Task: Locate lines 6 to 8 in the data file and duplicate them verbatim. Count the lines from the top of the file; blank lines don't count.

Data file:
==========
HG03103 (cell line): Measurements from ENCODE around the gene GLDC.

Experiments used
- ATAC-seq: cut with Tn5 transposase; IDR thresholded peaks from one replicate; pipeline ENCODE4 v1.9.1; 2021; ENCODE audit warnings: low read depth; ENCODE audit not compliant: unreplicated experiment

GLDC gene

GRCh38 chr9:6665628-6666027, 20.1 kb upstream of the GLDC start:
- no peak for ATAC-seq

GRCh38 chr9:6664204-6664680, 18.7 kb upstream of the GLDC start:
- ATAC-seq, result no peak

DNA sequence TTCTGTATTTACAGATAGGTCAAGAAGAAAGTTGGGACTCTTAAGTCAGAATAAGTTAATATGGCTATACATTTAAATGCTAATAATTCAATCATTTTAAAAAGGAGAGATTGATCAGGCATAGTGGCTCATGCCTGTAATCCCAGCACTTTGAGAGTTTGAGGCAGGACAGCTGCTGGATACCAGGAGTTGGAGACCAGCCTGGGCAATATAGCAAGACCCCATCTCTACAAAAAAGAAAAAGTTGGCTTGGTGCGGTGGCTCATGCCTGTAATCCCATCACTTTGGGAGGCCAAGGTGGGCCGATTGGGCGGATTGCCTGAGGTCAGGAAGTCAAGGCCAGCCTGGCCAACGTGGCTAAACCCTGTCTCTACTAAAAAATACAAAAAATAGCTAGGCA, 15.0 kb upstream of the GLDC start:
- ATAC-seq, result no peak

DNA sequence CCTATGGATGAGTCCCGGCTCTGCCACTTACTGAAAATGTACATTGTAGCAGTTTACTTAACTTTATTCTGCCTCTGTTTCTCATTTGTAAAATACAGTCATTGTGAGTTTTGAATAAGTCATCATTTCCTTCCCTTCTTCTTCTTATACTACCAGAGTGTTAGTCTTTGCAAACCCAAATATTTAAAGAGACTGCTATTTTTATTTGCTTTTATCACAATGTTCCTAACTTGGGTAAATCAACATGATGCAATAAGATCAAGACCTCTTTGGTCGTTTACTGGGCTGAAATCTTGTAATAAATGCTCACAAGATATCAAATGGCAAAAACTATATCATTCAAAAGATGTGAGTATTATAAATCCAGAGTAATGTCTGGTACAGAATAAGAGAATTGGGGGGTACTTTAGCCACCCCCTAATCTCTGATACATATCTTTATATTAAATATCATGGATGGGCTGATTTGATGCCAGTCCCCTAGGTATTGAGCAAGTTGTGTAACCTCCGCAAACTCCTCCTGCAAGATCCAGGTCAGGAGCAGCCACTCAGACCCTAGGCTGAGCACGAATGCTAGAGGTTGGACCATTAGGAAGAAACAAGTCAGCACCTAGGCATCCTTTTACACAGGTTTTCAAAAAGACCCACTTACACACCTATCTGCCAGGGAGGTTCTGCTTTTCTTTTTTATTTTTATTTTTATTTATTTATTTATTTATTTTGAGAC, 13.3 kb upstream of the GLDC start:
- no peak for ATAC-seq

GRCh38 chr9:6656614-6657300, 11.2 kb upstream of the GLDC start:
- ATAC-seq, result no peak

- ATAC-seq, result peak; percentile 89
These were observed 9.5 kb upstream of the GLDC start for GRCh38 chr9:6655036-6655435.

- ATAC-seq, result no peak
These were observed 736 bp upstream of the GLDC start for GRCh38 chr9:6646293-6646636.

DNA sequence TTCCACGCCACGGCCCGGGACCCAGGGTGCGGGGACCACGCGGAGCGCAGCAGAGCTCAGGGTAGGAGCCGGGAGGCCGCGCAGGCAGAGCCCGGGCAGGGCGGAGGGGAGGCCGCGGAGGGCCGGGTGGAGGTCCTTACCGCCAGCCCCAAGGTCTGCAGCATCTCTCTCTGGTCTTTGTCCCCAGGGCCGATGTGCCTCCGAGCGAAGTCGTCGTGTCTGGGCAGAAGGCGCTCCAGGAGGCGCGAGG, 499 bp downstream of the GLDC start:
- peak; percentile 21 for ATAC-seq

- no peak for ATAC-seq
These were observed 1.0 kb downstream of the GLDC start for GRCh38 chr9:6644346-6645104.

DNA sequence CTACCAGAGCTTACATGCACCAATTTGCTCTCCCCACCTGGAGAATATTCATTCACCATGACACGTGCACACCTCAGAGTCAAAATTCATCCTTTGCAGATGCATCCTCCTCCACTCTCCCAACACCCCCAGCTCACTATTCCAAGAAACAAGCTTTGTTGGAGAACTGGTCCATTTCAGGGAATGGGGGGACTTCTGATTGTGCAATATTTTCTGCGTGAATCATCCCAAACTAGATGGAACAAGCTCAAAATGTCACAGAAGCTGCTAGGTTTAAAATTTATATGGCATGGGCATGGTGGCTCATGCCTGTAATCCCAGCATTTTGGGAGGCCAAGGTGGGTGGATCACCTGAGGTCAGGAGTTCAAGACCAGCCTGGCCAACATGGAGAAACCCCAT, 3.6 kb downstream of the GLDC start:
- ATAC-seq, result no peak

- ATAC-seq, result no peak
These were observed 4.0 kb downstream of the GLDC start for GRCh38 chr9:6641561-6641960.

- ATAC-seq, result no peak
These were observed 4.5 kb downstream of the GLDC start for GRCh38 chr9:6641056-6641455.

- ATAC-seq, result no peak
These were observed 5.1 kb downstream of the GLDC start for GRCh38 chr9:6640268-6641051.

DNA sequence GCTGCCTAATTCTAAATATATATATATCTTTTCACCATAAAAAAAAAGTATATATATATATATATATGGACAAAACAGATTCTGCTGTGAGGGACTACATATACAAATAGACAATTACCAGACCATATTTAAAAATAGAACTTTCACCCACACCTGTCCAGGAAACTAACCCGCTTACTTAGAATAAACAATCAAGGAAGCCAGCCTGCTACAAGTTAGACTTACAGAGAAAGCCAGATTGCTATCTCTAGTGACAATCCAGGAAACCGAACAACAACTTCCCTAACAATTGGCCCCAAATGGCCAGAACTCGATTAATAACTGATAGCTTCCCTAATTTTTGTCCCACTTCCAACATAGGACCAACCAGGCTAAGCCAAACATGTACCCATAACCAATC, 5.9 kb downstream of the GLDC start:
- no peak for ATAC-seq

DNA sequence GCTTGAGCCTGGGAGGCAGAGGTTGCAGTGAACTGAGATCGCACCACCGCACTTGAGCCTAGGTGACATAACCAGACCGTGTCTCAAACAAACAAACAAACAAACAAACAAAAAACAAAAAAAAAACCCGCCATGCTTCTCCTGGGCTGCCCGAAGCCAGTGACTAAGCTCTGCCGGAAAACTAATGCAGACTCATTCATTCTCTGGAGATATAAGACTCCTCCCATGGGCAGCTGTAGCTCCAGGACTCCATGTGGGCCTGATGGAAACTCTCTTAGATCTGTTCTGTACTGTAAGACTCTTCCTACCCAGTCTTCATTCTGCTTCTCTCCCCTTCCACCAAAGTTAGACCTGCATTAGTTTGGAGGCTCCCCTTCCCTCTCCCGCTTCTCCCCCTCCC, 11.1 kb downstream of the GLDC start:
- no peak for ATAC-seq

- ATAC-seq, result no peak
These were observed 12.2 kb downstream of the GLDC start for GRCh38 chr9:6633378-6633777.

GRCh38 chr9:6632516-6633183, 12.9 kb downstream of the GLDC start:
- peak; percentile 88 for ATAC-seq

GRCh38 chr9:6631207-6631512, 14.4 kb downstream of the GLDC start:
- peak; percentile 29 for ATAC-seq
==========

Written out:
- no peak for ATAC-seq

GRCh38 chr9:6664204-6664680, 18.7 kb upstream of the GLDC start:
- ATAC-seq, result no peak